To'abaita Authority for Research & Development (TARD)

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Tuesday, March 28, 2006

Men get jail terms for manslaughter

[Submitted by Moffat Mamu on 28 March, 2006(Solomon Star)]

Land Dispute is one of the issues that hinders new development in North Malita. TARD supports the "Family Tree" idealogy because it has a great potential for minimising land disputes whilst promoting new investments into the To'abaita region.

Four men accused of causing the death of an elderly man in North Malaita six years ago pleaded guilty to manslaughter at the High Court yesterday. Justice John Brown sentenced the four men according to their degrees of involvement in the incident.
The men pleaded guilty to the unlawful killing of Augustine Okai, an elderly man of Mana’abu village, near Malu’u, North Malaita.

They also pleaded guilty to the unlawful assault occasioning actual bodily harm to two other elders taken from the village on the 31 January, 2001. The oldest accused, 55-year old Andrew Tonowane was sentenced to a total of three years and five months for manslaughter and assault. Two other accused men Hudson Saeni and Olson Seda were sentenced to a total of three years and nine months each for their guilty pleas. The fourth accused, Patteson Saeni who led the group during that time, received a total of four years and four months for manslaughter and assault.

The four men had served most of those jail sentences since 2003 when they were arrested and remanded in custody after the arrival of RAMSI. The court heard that the killing of the victim and the assaults on the survivors apparently sprang from a suggested land dispute between two North Malaita clans over a proposed airport project. The accused men were armed during that time but no arm was used in the killing of Mr Okai. However, the court heard that the victim was beaten to death when he was taken by the men. Two others survived the beatings and were later treated at the Malu’u health center soon after.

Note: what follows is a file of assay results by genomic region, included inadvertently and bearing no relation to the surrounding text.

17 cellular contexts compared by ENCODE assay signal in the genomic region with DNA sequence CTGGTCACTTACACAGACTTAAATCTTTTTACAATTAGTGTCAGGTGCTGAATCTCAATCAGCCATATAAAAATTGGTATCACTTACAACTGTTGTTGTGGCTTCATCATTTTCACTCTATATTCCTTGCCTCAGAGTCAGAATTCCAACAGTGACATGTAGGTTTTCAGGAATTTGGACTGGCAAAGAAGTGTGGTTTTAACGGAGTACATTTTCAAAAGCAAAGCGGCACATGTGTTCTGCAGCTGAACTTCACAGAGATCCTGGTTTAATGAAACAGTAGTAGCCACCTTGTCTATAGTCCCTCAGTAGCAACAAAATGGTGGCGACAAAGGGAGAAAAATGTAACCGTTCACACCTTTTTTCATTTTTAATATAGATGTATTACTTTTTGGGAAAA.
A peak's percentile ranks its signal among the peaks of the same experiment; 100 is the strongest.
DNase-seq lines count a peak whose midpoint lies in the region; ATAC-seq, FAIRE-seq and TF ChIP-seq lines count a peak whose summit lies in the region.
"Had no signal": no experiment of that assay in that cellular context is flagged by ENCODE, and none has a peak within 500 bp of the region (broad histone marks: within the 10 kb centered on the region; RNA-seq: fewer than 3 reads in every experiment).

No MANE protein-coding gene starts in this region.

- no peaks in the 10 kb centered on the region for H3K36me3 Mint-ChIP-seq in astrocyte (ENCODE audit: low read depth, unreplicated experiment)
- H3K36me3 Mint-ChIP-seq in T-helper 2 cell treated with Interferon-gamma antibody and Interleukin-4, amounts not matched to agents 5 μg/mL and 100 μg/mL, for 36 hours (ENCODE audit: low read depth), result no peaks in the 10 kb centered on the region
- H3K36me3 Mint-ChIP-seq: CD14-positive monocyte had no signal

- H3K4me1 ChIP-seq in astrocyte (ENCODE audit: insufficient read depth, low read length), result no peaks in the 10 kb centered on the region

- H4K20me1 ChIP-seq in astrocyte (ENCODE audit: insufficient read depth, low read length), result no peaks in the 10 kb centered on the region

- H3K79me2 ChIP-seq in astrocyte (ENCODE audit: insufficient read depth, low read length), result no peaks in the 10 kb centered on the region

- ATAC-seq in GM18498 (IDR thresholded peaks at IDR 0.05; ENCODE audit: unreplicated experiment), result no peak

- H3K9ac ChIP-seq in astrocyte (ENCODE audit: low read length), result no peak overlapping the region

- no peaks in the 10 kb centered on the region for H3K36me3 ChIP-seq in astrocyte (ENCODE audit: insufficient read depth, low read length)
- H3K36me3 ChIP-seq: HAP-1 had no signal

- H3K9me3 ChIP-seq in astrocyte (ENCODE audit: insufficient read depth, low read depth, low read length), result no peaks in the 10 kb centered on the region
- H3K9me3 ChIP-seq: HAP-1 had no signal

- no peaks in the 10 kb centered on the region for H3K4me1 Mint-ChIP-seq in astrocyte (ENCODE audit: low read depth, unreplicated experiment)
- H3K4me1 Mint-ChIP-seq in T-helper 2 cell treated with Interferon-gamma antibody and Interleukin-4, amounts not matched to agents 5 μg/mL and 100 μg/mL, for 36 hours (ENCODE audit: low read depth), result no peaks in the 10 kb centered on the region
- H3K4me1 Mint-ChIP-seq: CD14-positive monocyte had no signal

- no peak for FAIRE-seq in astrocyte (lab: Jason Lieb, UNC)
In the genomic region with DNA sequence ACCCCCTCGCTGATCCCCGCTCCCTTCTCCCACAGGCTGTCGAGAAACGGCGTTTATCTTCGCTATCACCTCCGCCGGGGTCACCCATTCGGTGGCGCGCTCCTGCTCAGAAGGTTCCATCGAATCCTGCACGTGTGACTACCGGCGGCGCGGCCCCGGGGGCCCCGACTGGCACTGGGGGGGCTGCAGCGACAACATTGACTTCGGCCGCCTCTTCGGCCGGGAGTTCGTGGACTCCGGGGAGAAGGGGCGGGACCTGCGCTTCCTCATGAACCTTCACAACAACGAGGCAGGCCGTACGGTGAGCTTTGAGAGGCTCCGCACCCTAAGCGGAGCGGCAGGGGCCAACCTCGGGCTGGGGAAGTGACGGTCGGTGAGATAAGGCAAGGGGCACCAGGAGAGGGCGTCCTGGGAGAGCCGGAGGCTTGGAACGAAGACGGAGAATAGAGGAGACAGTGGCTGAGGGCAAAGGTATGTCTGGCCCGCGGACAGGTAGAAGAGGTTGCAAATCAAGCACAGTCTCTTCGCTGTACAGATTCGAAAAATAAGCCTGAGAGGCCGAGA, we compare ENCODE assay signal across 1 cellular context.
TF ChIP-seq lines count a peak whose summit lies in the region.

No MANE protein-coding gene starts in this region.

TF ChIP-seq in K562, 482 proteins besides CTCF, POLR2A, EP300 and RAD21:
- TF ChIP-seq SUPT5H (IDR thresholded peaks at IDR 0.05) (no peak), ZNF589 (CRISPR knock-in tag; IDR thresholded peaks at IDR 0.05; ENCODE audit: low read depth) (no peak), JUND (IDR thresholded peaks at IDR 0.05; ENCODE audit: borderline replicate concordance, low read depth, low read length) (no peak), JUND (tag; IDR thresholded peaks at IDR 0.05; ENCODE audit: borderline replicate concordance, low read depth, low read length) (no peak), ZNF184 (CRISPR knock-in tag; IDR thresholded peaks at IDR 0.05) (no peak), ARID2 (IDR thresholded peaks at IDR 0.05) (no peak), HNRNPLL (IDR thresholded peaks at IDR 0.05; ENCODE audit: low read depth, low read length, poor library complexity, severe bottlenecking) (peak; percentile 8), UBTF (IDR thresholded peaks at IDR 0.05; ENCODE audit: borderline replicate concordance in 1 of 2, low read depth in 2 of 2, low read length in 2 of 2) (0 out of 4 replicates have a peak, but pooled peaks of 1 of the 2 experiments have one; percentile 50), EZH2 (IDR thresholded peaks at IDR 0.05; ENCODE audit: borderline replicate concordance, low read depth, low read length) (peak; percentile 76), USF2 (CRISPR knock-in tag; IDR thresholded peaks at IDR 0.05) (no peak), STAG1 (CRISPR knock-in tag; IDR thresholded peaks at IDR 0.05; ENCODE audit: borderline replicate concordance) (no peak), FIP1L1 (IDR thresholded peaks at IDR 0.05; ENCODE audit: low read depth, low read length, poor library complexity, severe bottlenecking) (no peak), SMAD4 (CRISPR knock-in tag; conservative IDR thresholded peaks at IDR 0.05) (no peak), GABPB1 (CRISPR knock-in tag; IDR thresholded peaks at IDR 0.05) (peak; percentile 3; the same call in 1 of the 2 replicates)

The accused men had also held a traditional reconciliation ceremony with the families of the victim and a compensation of 10 shell money and goods were paid to the family of Mr Okai. The ceremony was held in the presence of chiefs, church leaders, peace monitors and family members of the warring parties. The reconciliation ceremony is one of the mitigating factors raised by the defence when asking the court for lesser sentences on the accused men.


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